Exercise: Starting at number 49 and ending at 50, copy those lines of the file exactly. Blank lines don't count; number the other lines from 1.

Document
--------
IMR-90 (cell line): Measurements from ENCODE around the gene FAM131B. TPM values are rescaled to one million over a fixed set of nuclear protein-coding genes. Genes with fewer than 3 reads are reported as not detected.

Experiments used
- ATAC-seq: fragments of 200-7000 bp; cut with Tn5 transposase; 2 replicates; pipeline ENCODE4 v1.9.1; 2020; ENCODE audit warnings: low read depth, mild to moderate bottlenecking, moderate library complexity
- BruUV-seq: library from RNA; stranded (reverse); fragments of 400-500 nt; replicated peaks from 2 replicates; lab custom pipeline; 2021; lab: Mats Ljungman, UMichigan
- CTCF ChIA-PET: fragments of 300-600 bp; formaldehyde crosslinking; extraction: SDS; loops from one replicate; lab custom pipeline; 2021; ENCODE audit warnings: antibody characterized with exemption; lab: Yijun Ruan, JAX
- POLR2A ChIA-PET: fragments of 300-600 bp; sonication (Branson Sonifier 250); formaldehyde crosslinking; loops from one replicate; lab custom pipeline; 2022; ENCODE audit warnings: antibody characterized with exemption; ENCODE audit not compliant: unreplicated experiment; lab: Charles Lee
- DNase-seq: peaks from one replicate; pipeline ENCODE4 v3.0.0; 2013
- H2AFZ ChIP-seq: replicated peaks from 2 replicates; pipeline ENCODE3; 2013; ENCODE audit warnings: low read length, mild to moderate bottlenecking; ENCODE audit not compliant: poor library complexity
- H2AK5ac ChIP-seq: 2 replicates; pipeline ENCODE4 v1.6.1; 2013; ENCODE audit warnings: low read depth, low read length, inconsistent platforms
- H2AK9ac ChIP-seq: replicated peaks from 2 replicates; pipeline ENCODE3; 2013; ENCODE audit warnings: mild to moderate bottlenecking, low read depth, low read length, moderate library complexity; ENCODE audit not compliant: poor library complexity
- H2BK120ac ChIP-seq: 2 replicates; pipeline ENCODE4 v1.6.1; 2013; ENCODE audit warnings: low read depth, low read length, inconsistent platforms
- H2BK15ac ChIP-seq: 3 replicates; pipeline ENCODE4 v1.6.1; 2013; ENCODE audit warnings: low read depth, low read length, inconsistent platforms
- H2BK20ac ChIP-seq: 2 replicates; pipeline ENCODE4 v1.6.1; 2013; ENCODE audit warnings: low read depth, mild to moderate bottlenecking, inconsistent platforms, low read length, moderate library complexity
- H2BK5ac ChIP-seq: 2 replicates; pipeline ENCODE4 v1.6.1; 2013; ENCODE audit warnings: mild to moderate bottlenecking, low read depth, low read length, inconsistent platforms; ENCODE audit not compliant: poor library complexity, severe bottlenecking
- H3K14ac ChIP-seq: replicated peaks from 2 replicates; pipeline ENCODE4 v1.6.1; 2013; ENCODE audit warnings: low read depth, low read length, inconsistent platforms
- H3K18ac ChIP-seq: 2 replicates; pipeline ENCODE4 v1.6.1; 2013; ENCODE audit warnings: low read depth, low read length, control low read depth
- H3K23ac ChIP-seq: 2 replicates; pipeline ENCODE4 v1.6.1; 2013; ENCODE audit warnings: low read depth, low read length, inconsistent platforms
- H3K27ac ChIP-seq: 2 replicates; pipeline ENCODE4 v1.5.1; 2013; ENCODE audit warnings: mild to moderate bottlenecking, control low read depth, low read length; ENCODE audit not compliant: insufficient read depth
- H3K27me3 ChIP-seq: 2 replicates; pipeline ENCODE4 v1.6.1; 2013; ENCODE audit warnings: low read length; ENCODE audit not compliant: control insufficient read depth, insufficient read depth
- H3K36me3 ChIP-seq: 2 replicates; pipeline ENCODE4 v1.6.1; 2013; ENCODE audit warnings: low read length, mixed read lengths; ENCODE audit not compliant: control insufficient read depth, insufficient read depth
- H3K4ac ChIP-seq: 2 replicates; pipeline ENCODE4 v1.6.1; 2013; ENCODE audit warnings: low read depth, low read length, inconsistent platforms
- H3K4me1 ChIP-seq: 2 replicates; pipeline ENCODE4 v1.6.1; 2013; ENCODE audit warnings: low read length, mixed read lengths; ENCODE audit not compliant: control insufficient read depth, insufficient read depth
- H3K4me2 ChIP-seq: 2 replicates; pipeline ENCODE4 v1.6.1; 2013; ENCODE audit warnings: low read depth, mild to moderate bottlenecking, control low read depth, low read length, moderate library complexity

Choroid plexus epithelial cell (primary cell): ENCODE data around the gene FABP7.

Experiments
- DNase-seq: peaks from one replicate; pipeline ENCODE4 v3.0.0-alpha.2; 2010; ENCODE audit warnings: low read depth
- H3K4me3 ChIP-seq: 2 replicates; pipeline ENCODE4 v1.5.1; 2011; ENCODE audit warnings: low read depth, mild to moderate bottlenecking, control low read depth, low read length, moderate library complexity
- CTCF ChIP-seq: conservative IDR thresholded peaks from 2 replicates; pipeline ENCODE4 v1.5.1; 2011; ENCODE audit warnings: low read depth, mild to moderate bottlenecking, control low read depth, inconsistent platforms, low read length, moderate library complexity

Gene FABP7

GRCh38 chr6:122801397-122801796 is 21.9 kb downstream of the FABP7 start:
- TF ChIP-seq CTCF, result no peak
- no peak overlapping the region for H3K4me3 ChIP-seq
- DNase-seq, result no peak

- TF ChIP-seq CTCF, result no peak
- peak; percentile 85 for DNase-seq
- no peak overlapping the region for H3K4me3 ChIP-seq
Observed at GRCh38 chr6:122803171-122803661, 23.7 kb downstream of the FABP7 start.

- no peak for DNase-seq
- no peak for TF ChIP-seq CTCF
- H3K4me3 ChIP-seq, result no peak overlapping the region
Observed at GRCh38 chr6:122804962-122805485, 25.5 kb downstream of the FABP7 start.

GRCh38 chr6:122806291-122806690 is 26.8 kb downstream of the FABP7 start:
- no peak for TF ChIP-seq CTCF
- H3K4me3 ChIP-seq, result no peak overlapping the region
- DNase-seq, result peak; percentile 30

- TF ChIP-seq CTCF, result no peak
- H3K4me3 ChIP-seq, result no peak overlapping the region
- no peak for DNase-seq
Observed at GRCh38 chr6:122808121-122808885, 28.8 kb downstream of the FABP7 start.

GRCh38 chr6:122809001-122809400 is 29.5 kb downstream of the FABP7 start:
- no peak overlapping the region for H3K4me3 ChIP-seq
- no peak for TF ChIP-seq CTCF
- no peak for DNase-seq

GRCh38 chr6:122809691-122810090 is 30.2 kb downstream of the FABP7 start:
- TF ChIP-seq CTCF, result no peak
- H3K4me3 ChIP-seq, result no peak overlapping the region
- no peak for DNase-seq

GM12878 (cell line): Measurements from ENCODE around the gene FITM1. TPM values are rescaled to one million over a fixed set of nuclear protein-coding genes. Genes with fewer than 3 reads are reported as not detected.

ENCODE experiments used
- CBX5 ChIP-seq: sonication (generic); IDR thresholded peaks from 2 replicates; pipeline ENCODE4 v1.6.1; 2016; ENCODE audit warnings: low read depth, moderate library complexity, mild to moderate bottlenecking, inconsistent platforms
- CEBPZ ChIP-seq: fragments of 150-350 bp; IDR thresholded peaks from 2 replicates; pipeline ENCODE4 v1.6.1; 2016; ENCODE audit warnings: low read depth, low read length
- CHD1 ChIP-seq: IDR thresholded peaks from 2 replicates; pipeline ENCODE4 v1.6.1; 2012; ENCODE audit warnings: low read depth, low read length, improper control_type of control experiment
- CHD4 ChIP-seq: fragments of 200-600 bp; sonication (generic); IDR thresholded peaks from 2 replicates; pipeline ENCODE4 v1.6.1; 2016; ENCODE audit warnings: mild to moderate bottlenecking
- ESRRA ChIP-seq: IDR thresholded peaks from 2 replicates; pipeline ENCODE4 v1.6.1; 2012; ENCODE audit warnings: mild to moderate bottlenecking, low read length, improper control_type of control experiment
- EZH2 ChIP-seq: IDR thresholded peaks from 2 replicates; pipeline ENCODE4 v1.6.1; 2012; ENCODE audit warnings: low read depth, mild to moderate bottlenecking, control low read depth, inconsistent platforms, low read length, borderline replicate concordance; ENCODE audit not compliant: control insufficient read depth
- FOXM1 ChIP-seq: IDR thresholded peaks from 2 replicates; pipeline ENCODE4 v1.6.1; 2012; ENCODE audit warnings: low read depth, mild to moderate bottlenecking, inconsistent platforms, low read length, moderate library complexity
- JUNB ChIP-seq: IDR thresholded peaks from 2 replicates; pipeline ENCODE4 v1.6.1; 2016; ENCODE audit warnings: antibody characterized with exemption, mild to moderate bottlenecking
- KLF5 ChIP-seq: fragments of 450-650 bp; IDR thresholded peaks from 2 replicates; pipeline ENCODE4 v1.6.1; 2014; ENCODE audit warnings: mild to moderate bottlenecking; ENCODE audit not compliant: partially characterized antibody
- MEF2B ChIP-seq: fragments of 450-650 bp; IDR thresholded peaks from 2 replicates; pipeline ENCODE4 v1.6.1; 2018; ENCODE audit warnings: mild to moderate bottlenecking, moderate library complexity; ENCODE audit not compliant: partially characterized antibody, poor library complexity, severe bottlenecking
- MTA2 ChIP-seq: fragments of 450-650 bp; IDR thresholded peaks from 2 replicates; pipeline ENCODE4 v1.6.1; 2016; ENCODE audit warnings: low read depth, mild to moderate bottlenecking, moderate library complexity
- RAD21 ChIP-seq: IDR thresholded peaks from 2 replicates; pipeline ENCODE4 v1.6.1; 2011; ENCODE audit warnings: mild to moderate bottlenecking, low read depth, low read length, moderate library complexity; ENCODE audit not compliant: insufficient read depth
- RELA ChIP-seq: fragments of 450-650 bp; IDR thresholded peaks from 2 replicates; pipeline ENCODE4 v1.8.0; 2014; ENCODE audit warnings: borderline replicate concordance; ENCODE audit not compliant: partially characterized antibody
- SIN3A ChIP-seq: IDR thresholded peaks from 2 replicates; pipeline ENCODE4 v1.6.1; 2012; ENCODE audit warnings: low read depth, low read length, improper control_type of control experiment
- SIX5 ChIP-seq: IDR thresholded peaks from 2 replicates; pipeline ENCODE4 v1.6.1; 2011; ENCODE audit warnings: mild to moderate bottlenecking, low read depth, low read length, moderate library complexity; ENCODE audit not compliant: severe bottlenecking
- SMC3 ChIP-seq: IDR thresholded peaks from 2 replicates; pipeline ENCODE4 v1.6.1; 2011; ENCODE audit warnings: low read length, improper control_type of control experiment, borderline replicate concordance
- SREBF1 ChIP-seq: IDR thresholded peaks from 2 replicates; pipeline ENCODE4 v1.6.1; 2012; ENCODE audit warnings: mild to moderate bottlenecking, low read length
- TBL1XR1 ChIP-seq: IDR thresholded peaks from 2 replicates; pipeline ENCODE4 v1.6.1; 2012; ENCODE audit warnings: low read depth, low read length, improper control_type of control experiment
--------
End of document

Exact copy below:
Observed at GRCh38 chr6:122808121-122808885, 28.8 kb downstream of the FABP7 start.

GRCh38 chr6:122809001-122809400 is 29.5 kb downstream of the FABP7 start: